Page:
President Trump signed an Executive Order on immigration on April 22, 2020. The order becomes effective at 11:59 p.m. tonight, April 23, 2020, and will last for 60 days, if not renewed.

According to the text, the official goal of the order is to protect “disadvantaged and unemployed Americans from the threat of competition for scarce jobs from new lawful permanent residents.” However, our firm believes the order is more about political maneuvering in an election year.

The new Executive Order restricts those who are “entering” the country as “immigrants.” It does not apply to those already in the United States by the time it becomes effective.

The order does not apply, consequently, to non-immigrant categories, such as student visas, tourists, and temporary workers. By definition, fiancée visas are also not affected, as they are nonimmigrant visas, despite the end result of them receiving a green card after marriage. This makes sense, as spouses of U.S. citizens are also not affected by this order

The order applies to those (1) outside the United States, who (2) do not already have an immigrant visa at the time the order becomes effective and (3) do not have a valid travel document, such as an advance parole, which is approved by the time it becomes effective or issued thereafter.

There are several categories of immigrants exempted from the order:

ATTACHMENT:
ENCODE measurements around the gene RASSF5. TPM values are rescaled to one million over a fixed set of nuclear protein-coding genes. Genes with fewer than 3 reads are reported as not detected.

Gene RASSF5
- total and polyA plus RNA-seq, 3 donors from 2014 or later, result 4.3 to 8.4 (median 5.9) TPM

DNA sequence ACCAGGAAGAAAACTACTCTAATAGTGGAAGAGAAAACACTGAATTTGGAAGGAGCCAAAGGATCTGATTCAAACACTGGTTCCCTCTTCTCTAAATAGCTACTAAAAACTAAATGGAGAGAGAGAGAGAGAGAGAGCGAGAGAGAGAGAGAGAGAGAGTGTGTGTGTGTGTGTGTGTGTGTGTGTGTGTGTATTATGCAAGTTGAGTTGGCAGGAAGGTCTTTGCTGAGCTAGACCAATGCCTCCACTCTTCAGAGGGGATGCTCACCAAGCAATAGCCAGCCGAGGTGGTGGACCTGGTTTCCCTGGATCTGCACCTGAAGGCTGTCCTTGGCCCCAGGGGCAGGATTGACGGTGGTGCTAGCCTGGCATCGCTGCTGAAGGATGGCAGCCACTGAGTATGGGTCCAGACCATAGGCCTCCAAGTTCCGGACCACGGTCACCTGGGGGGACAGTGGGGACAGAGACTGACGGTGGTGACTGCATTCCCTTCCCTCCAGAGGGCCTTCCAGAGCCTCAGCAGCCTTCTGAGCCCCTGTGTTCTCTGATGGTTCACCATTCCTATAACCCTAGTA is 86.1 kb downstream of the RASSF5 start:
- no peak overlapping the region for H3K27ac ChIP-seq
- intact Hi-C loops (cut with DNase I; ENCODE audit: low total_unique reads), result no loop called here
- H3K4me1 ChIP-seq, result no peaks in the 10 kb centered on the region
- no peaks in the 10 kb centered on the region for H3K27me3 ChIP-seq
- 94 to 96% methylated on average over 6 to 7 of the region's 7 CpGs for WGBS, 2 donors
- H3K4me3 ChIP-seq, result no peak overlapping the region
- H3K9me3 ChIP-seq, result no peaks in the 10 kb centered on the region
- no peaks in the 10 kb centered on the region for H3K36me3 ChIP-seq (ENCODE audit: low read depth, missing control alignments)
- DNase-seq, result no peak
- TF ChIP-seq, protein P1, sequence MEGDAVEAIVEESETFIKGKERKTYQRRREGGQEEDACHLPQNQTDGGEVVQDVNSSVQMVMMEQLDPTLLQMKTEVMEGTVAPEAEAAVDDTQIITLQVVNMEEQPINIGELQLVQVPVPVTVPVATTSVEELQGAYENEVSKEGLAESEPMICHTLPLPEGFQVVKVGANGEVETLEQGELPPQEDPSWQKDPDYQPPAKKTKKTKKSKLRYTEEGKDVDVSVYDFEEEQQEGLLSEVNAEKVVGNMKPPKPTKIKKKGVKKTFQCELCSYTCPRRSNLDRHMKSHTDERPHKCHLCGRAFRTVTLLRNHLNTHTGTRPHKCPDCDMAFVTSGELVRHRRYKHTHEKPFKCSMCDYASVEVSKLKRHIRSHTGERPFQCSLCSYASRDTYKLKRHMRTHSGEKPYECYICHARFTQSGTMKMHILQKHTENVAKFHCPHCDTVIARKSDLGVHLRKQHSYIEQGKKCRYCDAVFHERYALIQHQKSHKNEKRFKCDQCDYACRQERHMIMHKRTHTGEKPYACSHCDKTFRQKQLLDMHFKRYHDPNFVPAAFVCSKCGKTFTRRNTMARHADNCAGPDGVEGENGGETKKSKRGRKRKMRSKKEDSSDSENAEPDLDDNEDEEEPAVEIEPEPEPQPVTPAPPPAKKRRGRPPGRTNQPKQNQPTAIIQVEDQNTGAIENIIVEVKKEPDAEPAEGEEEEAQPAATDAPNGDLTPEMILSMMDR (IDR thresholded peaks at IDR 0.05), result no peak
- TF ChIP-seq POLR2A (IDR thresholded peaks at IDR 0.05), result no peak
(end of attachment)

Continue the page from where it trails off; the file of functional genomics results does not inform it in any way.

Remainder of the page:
(1) green card holders;

(2) health care workers, their spouse and children under 21, or workers doing research or combating COVID-19;

(3) EB-5 immigrants (investor program);

(4) spouses of U.S. Citizens;

(5) children (under 21), including adoptees of U.S. Citizens;

(6) those related to law enforcement operations;

(7) members of the U.S. armed forces, their spouse and children; and

(8) some Iraqi/Afghan translators and their spouse and children.

The order also contains a provision for anyone to be admitted in the national interest.

The order does not affect refugees and asylees. But the order will affect parents of U.S. citizens, and will affect spouses and children of green card holders who are overseas.

The order has a provision asking the Department of Homeland Security and the Labor Department for recommendations of other measures to “stimulate the economy” within 30 days which could lead to its expansion, but we are not expecting that at this time.

For more information, please contact one of our staff members at (508) 309-7177.

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